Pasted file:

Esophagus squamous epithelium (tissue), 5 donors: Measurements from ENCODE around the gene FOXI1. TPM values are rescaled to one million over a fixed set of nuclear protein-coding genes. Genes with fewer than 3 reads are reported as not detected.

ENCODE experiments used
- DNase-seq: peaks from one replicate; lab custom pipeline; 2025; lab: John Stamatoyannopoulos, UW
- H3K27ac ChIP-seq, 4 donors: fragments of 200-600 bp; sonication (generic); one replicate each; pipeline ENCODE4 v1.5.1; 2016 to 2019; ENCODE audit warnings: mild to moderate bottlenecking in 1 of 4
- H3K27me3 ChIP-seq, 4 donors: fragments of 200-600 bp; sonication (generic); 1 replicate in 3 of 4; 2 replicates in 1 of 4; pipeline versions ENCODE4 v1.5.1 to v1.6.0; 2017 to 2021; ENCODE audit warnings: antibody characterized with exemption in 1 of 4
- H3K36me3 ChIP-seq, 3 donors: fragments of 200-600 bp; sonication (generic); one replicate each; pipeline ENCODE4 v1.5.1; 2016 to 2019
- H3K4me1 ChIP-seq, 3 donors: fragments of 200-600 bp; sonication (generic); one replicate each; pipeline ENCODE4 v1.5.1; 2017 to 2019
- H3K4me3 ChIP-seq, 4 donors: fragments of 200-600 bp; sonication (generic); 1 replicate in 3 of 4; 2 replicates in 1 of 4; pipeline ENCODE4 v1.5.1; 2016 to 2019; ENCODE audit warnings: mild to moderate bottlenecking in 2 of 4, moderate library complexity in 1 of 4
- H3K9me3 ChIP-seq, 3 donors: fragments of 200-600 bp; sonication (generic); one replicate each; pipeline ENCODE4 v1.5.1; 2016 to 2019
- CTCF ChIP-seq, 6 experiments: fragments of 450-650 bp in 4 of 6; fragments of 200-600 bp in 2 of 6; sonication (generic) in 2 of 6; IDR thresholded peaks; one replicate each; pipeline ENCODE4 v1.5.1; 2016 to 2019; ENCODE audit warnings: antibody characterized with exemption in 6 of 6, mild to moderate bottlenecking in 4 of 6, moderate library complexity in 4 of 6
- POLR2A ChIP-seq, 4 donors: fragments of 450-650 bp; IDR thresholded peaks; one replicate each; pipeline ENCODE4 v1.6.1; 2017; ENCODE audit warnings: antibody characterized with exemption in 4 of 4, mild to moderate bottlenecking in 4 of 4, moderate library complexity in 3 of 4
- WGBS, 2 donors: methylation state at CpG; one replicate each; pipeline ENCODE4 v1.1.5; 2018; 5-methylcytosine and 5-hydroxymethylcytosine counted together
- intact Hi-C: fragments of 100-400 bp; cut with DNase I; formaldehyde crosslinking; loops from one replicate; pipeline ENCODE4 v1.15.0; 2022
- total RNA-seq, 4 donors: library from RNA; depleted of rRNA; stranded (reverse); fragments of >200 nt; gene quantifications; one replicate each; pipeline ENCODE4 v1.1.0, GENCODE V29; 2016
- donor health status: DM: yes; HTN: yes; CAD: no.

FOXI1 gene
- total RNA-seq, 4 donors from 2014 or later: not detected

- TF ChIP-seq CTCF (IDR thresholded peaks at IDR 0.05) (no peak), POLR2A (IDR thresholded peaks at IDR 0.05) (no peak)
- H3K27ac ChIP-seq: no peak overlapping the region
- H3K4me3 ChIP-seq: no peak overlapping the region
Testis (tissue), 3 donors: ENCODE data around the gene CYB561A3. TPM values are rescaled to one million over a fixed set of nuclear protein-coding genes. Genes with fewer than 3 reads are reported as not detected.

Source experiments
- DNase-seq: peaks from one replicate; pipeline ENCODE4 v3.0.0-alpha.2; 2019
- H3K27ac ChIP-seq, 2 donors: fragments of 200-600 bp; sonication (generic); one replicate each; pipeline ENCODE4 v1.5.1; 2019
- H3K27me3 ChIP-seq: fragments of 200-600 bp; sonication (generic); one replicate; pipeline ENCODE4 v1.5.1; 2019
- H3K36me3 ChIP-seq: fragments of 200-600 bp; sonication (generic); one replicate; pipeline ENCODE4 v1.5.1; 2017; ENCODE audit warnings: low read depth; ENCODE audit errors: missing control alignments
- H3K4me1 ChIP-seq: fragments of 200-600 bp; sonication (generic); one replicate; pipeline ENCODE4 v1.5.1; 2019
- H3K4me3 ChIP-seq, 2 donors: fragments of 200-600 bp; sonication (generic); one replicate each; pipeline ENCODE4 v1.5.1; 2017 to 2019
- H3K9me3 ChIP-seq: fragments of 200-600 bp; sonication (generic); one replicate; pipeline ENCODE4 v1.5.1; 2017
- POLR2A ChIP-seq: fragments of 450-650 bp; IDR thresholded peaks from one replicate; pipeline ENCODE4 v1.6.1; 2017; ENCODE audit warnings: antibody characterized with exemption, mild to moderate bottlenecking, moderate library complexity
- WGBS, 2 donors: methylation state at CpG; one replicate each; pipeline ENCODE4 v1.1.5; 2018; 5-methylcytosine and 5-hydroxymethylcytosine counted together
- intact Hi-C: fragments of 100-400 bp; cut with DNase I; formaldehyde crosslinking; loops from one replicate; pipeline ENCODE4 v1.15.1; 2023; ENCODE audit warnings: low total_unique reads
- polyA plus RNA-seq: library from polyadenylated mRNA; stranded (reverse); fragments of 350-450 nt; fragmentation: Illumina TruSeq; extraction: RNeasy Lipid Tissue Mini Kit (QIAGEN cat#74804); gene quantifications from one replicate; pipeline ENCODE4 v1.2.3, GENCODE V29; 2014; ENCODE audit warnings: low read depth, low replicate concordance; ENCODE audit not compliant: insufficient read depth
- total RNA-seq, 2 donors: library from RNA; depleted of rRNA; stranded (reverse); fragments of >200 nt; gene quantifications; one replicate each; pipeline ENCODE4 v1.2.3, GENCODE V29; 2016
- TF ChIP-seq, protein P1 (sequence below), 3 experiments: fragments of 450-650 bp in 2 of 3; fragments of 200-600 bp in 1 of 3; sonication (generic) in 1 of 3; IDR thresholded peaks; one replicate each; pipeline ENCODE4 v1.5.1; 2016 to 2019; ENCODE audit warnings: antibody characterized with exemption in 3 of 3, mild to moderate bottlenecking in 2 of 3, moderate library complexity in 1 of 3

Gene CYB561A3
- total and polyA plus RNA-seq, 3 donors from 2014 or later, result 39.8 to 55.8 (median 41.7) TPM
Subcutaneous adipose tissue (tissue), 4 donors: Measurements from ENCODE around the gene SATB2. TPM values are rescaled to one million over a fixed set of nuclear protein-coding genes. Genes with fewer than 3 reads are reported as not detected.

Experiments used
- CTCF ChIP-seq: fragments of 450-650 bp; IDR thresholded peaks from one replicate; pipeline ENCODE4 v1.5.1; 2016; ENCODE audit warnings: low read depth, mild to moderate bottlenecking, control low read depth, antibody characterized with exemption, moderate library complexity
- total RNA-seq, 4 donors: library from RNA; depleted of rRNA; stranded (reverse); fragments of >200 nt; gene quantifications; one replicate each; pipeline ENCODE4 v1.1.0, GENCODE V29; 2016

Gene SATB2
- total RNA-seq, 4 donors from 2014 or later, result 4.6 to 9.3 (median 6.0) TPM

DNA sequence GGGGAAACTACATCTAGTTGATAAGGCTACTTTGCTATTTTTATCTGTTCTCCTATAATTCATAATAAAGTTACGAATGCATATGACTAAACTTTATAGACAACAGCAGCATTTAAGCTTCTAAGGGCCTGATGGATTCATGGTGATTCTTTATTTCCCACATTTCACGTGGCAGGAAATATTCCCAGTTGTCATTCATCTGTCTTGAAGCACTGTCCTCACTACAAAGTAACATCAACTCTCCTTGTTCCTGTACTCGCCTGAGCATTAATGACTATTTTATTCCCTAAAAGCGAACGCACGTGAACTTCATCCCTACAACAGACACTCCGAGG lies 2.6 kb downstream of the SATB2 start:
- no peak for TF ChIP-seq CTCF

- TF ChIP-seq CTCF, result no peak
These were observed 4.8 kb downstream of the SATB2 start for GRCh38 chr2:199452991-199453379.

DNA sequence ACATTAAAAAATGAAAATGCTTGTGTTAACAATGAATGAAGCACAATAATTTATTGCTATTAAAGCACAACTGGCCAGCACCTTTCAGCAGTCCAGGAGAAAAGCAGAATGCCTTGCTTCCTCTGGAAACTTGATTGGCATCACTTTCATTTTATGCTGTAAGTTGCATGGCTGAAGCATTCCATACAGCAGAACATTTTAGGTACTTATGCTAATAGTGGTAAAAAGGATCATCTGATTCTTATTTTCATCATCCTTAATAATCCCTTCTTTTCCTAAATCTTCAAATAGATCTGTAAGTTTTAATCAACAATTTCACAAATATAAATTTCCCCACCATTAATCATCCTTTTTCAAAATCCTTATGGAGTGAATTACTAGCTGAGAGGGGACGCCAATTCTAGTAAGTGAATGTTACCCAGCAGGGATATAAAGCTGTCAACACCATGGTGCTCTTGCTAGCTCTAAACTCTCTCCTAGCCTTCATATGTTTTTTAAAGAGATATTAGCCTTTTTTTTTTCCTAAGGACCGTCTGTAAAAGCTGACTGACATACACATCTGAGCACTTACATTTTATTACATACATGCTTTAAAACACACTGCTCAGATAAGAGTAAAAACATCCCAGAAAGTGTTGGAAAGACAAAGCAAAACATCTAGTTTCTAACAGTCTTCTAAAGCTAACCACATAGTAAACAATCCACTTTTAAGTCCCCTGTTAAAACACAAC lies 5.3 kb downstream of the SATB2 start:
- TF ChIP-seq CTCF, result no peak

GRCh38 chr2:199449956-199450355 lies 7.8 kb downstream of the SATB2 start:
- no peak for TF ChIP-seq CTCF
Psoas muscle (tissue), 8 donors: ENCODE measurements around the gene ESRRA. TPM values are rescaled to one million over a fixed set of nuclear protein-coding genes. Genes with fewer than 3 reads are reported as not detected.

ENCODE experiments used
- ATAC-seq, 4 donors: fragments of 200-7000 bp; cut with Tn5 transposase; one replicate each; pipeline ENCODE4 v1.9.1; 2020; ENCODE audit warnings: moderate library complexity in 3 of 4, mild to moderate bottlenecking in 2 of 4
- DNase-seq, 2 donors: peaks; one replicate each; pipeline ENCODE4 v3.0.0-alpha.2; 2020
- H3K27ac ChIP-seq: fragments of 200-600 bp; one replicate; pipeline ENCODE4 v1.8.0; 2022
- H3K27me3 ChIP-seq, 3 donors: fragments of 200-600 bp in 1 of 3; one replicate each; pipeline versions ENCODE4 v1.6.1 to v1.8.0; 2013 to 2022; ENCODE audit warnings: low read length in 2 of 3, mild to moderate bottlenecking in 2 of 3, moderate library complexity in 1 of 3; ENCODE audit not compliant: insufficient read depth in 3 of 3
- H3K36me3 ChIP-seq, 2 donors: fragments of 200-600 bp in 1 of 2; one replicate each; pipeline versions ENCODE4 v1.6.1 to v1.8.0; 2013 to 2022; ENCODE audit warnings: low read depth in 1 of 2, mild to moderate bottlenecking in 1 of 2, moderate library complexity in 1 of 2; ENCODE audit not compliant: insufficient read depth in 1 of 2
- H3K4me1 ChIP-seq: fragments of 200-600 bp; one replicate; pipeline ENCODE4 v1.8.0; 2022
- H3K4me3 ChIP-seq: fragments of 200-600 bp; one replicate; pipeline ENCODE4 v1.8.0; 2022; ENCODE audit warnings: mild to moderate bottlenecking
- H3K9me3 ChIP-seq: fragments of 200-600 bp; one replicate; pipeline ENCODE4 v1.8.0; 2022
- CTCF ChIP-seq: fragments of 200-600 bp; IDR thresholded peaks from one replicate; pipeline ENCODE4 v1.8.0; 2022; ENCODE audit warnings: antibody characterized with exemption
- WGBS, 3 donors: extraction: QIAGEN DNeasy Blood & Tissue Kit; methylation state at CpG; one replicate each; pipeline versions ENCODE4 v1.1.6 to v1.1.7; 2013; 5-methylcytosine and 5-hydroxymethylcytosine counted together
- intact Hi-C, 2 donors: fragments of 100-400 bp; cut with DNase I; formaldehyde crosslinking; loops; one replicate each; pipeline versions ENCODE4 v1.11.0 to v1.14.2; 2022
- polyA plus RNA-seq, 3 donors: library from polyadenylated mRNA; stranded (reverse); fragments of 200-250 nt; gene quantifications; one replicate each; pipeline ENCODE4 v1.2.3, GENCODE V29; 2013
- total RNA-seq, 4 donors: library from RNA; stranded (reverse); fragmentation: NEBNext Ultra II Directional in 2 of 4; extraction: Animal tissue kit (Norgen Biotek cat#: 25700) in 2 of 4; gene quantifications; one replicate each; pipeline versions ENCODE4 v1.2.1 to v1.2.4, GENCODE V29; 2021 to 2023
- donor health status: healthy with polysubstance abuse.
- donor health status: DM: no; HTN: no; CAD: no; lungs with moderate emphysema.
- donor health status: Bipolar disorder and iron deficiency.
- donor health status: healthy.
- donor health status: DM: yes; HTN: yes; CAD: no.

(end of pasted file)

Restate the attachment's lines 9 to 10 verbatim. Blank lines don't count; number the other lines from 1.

- H3K9me3 ChIP-seq, 3 donors: fragments of 200-600 bp; sonication (generic); one replicate each; pipeline ENCODE4 v1.5.1; 2016 to 2019
- CTCF ChIP-seq, 6 experiments: fragments of 450-650 bp in 4 of 6; fragments of 200-600 bp in 2 of 6; sonication (generic) in 2 of 6; IDR thresholded peaks; one replicate each; pipeline ENCODE4 v1.5.1; 2016 to 2019; ENCODE audit warnings: antibody characterized with exemption in 6 of 6, mild to moderate bottlenecking in 4 of 6, moderate library complexity in 4 of 6